Expected Things Are Expected

(another great example of humans being the most illogical species on Earth)

Don’t tell me that the radiator was hot when you leaned on it; its’a radiator, did you expect anything else when you touched it? Similarly, don’t remark on the surprising hotness of your meal; it’s curry, and it’s just come out of the oven, so it’s gonna be hot in terms of both temperature and flavour.

These are just two examples of pointing out the bleeding obvious, one of mankind’s favourite collective pastimes. I think a key reason for this is the growing desire that each of us have to let the world know of our opinions about, and our reaction to, things.

If you consider that we’ve been recognisable as a species for about 30,000 years, and that societal oppression, in terms of both gender roles and the power of the Church, wasn’t even thought to be breakable until the 14th Century at the absolute earliest (in norther Europe), we, as a civilisation, have had relatively little history with being able to openly express our ideas.

As a result, we feel the need to tell people what we think about absolutely everything around us: look at Facebook recently, a website that exists partly to allow us to tell lots of our friends our ideas on a particular topic through ‘statuses’, and even more recently is Twitter, which means we can share information with potential stalkers even easier. There’s also an argument to be made that the Internet by definition, as a space which inherently allows the free expression of ideas, is a massive step forward in telling people what we think of things.

However, there’s a fundamental problem in that we all want to say stuff, but have very few meaningful things to say: I don’t mean in a snobbish way, that I think all those fools who don’t do english degrees should bloody well shut up and get back to feeding my horse, but in the sense that the majority of the population will simply not be interested in discussing philosophy, history or literature, which is totally understandable.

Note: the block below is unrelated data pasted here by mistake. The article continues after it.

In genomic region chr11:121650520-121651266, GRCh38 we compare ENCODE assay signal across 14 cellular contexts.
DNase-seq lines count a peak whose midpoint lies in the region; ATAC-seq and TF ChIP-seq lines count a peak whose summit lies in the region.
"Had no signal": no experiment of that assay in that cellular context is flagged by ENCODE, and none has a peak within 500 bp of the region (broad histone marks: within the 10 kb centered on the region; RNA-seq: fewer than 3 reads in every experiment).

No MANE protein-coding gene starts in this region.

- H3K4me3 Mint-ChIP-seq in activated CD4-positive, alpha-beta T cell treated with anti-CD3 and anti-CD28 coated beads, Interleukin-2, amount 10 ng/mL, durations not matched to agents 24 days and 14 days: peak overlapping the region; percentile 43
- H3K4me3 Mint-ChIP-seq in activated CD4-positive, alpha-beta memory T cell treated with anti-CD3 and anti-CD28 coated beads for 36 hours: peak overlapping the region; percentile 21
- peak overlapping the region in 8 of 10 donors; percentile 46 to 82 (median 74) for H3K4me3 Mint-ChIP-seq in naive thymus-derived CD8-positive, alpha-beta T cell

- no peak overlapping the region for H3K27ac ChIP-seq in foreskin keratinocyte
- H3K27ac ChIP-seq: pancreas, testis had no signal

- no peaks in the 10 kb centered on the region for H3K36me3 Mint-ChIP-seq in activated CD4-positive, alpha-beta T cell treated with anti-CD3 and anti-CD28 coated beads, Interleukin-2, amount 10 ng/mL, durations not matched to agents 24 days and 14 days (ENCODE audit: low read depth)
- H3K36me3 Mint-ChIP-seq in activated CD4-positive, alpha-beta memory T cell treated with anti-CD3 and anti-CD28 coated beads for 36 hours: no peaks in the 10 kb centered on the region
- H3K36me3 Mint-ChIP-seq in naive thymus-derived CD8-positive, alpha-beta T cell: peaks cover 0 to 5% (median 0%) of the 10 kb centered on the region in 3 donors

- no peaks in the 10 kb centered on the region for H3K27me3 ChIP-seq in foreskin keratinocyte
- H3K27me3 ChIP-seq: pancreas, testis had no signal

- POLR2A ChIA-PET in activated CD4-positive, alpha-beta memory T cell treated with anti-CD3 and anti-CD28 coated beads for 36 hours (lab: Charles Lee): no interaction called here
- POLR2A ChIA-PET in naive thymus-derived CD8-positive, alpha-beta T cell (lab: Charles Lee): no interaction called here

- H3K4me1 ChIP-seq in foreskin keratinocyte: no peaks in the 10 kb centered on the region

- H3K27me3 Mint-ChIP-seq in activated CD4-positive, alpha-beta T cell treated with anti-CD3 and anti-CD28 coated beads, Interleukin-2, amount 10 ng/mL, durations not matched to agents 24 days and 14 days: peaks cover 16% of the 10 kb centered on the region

I think this is a key reason that controversy is so attractive to people; they want to have strong opinions, but have nothing to have strong opinions about, so the news that washed-up celebrity x is screwing washed-up celebrity y constitutes ‘important discussion’ for some people.

On the other side of it, ‘intelligent discussion’ is a lot easier to come by these days; my judgement that ‘philosophy, history or literature’ constitute ‘intelligent’ conversation is a pretty crass thing to say, but I can say it, and you can react to it here, in comments below, or in real life, by punching me in the face and telling me what a prick I am.

Fundamentally, our lives are dull; the odd trip to the cinema of genuinely interesting life opportunity punctuate our existences of ‘Did you pick up the milk?’ and ‘What time is The One Show on?’, so having an outlet of being able to discuss relatively menial things like the temperature of food is nice to have. I just wish people would discuss these topics in a less boneheaded way.

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